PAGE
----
I am interested in researching vampires and the myths about them. How do you find a real vampire and not someone who is acting like one? Do vampires live in covens, alone or share immortality with a love? There are a lot of new vampire novels and movies out. Are any of the following novels close to the truth about vampires? Twilight, Vampire Academy, House of Night and Vampire Diaries. (Vampire Diaries novels have some questionable items). Sorry if I over did it and thanks for any answers on my topic.
Thanks for the questions, Shari. I've been wanting to discuss vampire novels for a while. As far as finding real vampires, this Q&A article should cover most of that. To determine if someone is a real vampire or not, you can try feeling their skin (it should be irrationally cold) or better yet, check for a heartbeat. Vampires do have hearts, but they don't need to pump fresh oxygen through their bloodstreams, so they have no need for their hearts to beat.
As far as the living in covens vs. alone I would say it depends on the individual. Vampires still have personalities and feelings, and like humans most don't like to be alone all the time. Nomadic vampires would most likely move around in small groups of 3-5 to avoid detection. Those who stay in one place would most likely live in a coven, or community, of which there would be many.
As for the vampire novels, I admit I have not read them all, but I'm aware of what most of them contain. I have mixed feelings about these. On one hand, it bothers me when I feel that authors have decided to simply "override" the classical mythology of these creatures in order to create a story, but at the same time, who is to say that their version of vampire mythology is right or wrong?
I'll use the Twilight series as an example, as that is one that most people know of and also has some of the most heinous violations of classical vampire mythology. If there are vampires in this world, I highly doubt they are anything like the vampires in these stories. While the Twilight vampires share the strength, speed, bloodlust, coldness, and a few other traits of the classical vampire, they also violate a few key traits that make a vampire what it is.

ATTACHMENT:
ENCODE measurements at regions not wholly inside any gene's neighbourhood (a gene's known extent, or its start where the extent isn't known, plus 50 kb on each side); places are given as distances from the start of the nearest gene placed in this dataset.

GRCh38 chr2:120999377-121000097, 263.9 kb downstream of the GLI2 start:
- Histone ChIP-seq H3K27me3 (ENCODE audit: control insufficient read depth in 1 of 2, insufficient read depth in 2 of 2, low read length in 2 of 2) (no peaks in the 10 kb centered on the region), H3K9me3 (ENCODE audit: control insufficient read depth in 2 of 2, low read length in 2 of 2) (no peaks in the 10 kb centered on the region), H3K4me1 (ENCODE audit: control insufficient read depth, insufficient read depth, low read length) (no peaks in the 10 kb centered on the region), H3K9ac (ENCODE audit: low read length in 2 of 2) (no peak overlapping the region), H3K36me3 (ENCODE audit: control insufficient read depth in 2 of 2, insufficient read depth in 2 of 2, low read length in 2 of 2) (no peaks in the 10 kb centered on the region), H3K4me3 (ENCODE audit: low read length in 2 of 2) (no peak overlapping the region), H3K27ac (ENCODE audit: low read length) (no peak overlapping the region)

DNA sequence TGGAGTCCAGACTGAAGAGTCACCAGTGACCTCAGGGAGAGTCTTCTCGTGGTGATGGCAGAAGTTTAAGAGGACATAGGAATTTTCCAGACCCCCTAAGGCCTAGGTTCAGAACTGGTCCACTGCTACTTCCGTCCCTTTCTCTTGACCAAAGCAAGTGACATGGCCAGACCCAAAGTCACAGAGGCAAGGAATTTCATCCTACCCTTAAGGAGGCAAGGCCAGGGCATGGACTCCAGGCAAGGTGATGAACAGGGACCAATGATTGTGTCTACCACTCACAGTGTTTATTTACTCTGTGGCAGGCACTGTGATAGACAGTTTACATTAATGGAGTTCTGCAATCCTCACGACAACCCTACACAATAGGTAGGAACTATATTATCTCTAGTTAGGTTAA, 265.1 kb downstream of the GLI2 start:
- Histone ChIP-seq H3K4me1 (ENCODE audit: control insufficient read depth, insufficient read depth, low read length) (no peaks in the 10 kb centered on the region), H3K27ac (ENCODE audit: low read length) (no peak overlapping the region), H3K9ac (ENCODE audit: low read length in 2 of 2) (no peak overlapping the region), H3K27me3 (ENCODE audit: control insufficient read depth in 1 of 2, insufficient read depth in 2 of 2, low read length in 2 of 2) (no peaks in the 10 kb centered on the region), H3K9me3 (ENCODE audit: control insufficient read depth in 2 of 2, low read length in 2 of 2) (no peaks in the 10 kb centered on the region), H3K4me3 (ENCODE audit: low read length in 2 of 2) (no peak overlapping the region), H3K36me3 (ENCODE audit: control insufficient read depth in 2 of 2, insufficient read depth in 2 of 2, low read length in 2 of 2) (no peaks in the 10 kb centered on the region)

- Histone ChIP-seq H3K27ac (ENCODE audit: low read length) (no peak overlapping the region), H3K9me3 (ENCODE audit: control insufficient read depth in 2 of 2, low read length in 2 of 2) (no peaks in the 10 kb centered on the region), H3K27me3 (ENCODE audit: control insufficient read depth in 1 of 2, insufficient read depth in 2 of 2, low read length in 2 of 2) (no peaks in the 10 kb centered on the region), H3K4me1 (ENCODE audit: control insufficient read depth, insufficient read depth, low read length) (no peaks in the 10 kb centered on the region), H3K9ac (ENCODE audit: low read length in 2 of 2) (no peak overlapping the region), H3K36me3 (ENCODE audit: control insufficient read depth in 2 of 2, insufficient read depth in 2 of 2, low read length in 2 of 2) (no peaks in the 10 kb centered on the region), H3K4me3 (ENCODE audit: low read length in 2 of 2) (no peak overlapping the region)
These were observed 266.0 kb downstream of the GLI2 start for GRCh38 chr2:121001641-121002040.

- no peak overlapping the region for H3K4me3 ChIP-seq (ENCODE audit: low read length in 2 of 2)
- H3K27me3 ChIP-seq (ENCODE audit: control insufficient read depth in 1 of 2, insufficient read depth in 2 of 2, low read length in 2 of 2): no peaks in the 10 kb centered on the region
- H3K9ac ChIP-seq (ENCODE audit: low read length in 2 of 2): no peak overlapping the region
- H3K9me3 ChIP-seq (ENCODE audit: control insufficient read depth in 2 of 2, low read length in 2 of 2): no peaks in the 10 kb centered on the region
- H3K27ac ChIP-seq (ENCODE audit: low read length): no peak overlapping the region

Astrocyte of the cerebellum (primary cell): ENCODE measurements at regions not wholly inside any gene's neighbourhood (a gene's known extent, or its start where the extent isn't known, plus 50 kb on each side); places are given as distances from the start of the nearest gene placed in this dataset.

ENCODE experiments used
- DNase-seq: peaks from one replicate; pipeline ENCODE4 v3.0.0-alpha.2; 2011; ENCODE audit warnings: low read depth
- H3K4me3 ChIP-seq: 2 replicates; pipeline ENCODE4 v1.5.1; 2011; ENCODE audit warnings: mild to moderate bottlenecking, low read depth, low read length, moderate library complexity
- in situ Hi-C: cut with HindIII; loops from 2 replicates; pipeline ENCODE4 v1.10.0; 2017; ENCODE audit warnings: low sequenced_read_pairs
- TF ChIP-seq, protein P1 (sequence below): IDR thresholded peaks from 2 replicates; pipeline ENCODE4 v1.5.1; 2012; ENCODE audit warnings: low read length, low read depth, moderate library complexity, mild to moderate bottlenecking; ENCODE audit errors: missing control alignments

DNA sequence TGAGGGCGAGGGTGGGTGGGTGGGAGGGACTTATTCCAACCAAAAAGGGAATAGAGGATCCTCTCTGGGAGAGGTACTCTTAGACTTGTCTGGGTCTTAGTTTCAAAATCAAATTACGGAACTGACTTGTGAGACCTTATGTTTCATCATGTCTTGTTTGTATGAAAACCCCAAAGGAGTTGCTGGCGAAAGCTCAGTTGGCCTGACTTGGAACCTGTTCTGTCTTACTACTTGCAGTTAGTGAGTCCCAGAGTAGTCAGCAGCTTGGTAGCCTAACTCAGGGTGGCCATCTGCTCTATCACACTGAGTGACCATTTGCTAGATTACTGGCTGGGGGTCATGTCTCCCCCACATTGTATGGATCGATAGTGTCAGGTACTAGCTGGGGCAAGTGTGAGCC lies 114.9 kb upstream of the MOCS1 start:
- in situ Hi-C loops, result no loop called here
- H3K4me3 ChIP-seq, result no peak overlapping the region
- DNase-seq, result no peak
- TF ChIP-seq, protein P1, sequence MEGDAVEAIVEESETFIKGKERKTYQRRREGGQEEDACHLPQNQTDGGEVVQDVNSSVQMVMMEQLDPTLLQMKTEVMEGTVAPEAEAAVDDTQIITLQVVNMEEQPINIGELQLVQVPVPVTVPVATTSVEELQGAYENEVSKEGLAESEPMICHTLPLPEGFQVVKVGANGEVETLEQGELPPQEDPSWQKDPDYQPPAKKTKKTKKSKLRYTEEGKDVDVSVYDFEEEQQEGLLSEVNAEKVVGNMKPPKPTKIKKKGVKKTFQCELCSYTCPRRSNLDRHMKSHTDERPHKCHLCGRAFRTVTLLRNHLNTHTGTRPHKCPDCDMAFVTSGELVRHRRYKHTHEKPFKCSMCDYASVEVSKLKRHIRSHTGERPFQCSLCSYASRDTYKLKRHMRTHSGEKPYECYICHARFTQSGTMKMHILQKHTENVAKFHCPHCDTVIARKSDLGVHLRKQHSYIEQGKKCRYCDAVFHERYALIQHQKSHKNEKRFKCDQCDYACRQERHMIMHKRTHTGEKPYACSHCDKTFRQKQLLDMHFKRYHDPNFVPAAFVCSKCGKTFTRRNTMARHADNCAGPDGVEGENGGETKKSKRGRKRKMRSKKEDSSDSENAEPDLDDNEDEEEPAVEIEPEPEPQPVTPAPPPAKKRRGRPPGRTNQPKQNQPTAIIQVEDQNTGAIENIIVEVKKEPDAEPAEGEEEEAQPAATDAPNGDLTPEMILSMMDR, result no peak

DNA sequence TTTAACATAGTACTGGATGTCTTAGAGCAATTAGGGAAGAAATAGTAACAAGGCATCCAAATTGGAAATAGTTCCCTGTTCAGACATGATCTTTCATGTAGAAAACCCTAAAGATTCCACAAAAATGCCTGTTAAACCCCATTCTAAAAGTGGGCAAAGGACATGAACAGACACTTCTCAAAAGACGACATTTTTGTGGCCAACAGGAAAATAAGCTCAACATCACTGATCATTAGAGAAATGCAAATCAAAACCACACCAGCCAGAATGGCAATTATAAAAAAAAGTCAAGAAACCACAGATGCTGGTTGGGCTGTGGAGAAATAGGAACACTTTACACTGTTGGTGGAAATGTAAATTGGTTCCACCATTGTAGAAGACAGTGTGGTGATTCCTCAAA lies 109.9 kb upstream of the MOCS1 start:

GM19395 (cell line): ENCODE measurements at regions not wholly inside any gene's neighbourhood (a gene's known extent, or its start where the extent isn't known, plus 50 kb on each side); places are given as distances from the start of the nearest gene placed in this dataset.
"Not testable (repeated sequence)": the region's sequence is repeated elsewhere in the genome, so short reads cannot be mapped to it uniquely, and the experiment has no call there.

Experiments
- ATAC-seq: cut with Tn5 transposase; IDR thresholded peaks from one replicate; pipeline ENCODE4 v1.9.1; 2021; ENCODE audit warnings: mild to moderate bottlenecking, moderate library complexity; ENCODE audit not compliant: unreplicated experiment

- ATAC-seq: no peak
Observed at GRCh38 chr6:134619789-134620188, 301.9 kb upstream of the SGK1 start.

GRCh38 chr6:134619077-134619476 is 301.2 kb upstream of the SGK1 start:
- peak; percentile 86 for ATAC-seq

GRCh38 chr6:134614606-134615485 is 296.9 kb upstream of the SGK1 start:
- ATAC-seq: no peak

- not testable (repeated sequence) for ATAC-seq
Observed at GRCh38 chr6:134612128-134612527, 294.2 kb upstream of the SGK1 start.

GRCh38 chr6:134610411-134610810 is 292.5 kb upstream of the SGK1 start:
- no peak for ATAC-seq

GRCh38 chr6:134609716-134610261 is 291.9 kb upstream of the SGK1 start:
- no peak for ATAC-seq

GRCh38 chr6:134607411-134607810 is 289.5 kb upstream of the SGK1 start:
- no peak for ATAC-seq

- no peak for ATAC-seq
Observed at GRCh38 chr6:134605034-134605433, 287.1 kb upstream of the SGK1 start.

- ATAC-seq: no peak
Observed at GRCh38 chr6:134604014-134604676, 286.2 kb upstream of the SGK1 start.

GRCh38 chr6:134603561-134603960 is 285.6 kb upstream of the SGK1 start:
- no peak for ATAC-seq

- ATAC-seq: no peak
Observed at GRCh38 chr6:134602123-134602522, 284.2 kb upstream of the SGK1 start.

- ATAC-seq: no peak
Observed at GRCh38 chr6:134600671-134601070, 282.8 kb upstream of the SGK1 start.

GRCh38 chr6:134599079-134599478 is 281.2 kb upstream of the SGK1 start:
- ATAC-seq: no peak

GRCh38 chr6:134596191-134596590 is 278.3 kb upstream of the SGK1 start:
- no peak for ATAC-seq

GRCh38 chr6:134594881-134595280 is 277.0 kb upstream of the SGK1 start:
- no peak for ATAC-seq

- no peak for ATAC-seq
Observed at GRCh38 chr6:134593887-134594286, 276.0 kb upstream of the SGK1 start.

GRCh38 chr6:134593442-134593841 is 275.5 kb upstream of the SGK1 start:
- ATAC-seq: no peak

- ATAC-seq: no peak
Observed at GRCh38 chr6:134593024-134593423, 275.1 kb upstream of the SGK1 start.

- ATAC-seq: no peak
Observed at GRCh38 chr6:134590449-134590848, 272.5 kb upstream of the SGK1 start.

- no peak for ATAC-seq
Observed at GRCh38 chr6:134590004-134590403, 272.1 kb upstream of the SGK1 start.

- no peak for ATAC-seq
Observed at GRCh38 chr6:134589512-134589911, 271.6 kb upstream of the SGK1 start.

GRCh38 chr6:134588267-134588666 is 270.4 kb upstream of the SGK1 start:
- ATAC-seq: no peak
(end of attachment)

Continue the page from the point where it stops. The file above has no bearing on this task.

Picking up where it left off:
The fact that they can go out in the daylight (and sparkle rather than burn at that) is counter to everything we've ever been told about vampires. The Twilight vampires also appear to be able to enter homes and cars without an invitation, don't sleep during the day (or ever), and are never satisfactorily explained as to how they kill or can be killed. At one point they have to tear another vampire apart limb from limb and burn the pieces (which seems consistent with most vampire legends), but in others they seem to be able to just punch through other vampires as if they are made of plaster.
At the same time, the author, and all of the authors of these books and stories, has every right to create whatever kind of vampire mythology she wants. There are no rules to storytelling, and it's not like any of us can prove that her version of vampires is incorrect.
That said, what bothers me is when I get a general sense of disrespect for mythology from these authors and their stories, and Twilight is probably the worst of them all. I have no problem with an entertaining vampire love story, but to boldly and brazenly dismiss key elements of the mythology just for the sake of your plot line is disrespectful to the centuries of mythology that have come before you. Making it so that vampires no longer have to hide from the sun just so they can go to high school (why in the world would they do this to themselves, even if they could?) is downright stupid in my opinion. A good author should be able to construct the story around the mythology, not the other way around.
Besides, having a vampire that can go out in the daylight, not have to be invited in, have no aversion to garlic or silver, and still be super-powered makes for a pretty uninteresting mythology I think. I would argue that vampires are innately interesting because of their weaknesses. Twilight's perfectly-perfect vampires with no real weaknesses (except fighting other vampires and always winning) make them exceptionally boring in my opinion.
As for the other books and stories, the same applies. I like how in the Southern Vampire Mysteries (True Blood) the author honors more than just vampire mythology but includes many other mythical creatures and mythologies as well. It's entirely a matter of opinion, but I find stories like these significantly more interesting and satisfying than those that sacrifice the mythology because it "gets in the way" of their storyline.
If you want to know the real-deal classical mythology of vampires, you can find it all on this site in the Vampires section.